Contract talks between public school districts and unions would be open to the public, under a bill that passed its final committee in the state House Thursday.
Here’s a transcript of a report from Colorado Public Radio’s education reporter Jenny Brundin:
Reporter Jenny Brundin: About a quarter of Colorado’s 178 school districts participate in collective bargaining, but most have closed negotiations. Littleton Republican Kathleen Conti told the committee, her constituents want to know districts’ priorities and what items are negotiable.
Kathleen Conti: Transparency in the proceedings, versus simply reporting the results, give the public a great confidence in the process.
Reporter: But Democrat Lois Court of Denver said a state mandate would go against Colorado’s tradition of local control.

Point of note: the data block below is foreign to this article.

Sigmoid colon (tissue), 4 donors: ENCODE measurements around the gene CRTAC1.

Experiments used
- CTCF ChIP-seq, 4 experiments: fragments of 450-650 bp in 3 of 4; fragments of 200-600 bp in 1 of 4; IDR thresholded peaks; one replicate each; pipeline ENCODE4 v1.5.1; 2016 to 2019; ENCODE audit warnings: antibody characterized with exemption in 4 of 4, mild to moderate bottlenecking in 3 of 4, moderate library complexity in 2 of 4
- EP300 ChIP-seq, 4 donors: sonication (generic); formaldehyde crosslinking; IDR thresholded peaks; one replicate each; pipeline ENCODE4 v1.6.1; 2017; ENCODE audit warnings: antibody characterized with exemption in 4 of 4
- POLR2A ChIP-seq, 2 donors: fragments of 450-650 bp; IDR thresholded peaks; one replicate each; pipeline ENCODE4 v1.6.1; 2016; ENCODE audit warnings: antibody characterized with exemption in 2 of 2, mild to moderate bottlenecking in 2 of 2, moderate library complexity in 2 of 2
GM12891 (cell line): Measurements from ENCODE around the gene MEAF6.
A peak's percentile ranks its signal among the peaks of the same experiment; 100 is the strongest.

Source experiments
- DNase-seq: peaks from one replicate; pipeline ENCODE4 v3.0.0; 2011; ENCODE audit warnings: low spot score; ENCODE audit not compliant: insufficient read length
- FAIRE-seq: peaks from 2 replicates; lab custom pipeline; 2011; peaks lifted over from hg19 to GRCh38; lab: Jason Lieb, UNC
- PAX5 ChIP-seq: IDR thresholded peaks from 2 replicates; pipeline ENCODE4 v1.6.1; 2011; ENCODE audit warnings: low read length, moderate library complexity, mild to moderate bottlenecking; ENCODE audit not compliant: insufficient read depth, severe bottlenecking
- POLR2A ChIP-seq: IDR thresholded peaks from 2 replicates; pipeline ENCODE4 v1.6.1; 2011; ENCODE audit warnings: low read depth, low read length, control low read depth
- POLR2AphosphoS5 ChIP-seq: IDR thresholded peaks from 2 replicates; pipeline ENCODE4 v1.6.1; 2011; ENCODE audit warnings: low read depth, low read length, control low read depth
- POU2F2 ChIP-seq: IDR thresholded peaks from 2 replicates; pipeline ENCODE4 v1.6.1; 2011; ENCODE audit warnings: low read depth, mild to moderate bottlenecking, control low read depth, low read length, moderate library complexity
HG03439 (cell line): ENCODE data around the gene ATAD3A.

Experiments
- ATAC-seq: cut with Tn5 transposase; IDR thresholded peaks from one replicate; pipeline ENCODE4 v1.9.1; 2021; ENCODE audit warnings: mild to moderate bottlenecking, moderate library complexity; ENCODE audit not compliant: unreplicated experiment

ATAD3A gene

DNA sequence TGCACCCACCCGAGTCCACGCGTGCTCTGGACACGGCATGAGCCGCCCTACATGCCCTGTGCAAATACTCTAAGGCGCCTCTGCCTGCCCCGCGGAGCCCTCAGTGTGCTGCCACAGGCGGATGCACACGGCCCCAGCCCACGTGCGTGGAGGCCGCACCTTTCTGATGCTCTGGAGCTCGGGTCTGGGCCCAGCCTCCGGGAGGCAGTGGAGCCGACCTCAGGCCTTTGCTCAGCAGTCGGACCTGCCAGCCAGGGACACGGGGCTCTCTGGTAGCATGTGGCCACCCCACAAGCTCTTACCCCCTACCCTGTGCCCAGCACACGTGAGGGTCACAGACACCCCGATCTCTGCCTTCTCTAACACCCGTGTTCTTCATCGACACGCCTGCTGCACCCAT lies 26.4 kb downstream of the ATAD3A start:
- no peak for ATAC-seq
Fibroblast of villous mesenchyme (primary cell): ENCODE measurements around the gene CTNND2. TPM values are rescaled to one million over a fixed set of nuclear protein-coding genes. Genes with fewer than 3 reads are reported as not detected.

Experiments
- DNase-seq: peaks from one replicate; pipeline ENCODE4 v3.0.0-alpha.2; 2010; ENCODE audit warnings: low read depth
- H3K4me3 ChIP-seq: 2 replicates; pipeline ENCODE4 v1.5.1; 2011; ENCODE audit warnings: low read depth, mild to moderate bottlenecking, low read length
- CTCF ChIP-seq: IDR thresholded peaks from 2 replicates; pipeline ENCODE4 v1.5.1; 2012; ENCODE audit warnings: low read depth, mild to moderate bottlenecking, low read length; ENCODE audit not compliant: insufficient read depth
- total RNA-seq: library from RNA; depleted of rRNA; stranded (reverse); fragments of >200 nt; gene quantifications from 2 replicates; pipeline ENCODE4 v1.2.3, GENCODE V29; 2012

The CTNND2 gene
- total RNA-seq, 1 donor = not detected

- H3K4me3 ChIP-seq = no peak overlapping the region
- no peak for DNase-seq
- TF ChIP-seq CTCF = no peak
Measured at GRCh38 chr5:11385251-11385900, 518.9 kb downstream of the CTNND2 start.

Lois Court: When this is not what the school board members or the superintendents want, why should we in the legislature force this upon them?
Reporter: The state’s largest state teacher’s union, the Colorado Education Association, doesn't want it either. The group fears public negotiations would hamper open communication between districts and the union. But a string of citizens and a representative for media outlets testified for the bill. Committee members voted 5-4 to send it to the House floor.
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